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I Told You So: Pay Czar Strikes

Remember when Obama said he didn’t want to run the car companies or the banks?  One of the early lies in his administration.  I guess it’s like the fox saying he doesn’t want to run the chicken farm.  He just wants free chickens and eggs.

When Bush started, and Obama implemented the takeover of the American auto and banking industry, I told you it was going to be bad for America.  Once these industries and companies took the bailout, they wrote their own obituaries.  I told you the government would control salaries and prices, and eventually run these businesses into the ground, or prop them up forever at tax payer expense like AMTRAK and the Post Office.  Now you have Comrade Obama’s Czar deciding arbitrarily that certain people make too much money.  Don’t believe the lie that Obama didn’t know.  He directed the whole show.

Now I, along with people like Glenn Beck and Rush Limbaugh, don’t look so much like conspiracy theorists.

On the surface this may not seem so bad.  The companies took tax payer money to stay afloat.  It would seem reasonable for the tax payers to then have some say in how that company is run.  That’s where sanity ends and the government begins.  But letting the camel’s nose of government under the tent of business is always bad.  Let’s look at why government intervention in our economy’s businesses is a bad thing.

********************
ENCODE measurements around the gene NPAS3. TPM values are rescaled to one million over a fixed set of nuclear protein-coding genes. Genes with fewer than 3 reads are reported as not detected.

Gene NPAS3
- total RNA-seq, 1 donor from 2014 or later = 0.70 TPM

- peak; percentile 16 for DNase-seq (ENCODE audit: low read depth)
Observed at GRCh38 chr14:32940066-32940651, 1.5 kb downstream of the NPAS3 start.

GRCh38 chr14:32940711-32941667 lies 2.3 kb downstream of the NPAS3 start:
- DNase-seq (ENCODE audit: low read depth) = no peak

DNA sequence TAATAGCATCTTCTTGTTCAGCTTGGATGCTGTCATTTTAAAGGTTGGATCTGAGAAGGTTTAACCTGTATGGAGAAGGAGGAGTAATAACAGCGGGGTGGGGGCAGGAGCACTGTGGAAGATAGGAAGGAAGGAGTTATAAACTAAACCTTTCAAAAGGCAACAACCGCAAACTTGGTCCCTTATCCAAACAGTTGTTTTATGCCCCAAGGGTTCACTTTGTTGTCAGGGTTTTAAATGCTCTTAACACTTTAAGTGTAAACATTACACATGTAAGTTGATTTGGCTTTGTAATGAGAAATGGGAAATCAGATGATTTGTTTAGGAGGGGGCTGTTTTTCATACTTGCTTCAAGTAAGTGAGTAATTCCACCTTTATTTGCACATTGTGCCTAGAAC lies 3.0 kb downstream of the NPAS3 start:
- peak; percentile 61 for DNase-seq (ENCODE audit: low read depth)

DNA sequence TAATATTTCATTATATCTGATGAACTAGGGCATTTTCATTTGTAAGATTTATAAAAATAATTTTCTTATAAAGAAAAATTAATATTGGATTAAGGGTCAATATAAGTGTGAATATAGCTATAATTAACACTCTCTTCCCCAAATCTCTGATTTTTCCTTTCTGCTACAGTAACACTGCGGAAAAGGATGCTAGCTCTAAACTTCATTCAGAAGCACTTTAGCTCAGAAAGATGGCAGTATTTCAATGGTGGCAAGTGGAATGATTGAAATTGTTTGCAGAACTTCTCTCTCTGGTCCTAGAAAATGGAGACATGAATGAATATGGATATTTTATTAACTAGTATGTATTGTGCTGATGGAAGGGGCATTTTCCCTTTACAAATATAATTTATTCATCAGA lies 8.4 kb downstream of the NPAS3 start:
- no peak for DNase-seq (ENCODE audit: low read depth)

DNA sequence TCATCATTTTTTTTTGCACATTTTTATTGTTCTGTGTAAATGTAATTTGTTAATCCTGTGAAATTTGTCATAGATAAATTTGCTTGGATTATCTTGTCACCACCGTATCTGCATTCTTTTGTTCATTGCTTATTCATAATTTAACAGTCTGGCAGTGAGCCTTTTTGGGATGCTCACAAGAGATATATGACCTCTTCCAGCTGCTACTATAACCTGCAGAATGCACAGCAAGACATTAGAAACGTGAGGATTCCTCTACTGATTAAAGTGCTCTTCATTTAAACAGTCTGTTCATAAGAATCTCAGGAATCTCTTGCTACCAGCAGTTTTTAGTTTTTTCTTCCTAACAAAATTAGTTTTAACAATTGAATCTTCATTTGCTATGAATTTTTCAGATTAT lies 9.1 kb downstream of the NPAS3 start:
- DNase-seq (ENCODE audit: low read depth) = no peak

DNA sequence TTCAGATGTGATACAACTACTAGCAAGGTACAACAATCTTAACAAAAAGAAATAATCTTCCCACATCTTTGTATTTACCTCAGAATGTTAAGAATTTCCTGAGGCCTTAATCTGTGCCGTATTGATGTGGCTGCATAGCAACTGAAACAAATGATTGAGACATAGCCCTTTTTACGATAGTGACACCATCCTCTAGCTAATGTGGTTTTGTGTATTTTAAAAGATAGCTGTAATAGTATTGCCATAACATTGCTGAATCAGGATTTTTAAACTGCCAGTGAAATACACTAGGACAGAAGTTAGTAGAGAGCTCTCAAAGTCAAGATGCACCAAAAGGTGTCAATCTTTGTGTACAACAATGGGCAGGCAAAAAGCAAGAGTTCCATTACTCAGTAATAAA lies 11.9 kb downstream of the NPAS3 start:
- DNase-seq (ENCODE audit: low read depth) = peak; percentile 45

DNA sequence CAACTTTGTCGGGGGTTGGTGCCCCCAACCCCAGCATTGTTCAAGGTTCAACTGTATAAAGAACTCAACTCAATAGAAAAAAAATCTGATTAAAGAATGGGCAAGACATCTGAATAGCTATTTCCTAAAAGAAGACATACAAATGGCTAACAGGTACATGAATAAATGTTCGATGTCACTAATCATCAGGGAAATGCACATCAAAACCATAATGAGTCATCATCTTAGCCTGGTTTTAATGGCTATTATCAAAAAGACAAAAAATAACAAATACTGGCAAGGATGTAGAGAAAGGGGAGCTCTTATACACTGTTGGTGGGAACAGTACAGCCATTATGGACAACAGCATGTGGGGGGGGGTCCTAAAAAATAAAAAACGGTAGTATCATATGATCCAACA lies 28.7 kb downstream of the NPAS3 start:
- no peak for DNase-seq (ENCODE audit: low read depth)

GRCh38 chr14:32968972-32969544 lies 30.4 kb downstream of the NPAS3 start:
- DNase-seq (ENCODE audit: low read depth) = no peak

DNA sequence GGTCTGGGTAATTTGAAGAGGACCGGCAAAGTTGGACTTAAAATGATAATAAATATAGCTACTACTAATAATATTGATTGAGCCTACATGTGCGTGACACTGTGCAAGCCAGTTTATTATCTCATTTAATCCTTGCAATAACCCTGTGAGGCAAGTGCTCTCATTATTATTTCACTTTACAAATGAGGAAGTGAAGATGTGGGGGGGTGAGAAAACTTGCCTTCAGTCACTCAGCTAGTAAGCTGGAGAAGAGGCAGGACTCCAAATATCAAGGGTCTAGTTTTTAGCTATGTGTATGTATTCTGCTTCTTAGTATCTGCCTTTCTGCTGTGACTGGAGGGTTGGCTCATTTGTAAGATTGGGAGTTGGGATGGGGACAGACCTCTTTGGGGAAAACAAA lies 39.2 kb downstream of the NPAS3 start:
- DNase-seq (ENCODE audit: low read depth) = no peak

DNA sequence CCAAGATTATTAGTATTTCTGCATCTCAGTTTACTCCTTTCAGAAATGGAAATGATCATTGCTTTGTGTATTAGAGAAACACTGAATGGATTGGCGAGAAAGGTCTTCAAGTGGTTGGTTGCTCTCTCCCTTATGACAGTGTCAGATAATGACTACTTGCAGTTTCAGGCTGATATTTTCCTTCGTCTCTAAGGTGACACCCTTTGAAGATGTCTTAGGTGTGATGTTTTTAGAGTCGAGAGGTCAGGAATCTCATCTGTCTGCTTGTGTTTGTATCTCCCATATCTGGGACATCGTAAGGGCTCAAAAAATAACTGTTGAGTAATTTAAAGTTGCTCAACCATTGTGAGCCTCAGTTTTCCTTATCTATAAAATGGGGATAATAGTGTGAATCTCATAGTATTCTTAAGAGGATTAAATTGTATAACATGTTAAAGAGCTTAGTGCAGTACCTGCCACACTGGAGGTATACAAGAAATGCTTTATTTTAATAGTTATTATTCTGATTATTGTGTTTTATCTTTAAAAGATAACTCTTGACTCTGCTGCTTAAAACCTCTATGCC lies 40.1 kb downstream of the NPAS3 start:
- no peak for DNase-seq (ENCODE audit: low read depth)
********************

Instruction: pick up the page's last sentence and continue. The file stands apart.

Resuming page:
First of all, a failing company is failing for a reason. For the benefit of consumers and the economy as a whole, companies must be allowed to fail.  Stronger, better managed ones will spring up to take their place if there is a demand for what they produce.  Subsidizing failure with tax payer dollars helps no one except bureaucrats seeking power.  You don’t get lower prices or a better product.

Second, government is inefficient.  I use the example of helping a homeless person as an example.  There are numerous churches and shelters in most cities whose mission is to help the homeless.  If I walk into one of them and give them $100, they are so close to the front lines that very little of that money will be wasted, and more food and service can be provided for the money.  If I give that same $100 to the government, less than a penny of it will trickle back down to the shelter I could have given it to.  A certain percentage of the $100 will go to running various agencies of the government.  Most of it will be used for purposes for which it was never intended (i.e. all the money that’s supposed to be in the Social Security “lock box”).  After all the money has been laundered through the apparatus of government, lost to fraud, waste, and abuse, the inefficiency leaves little money for where it was needed the most.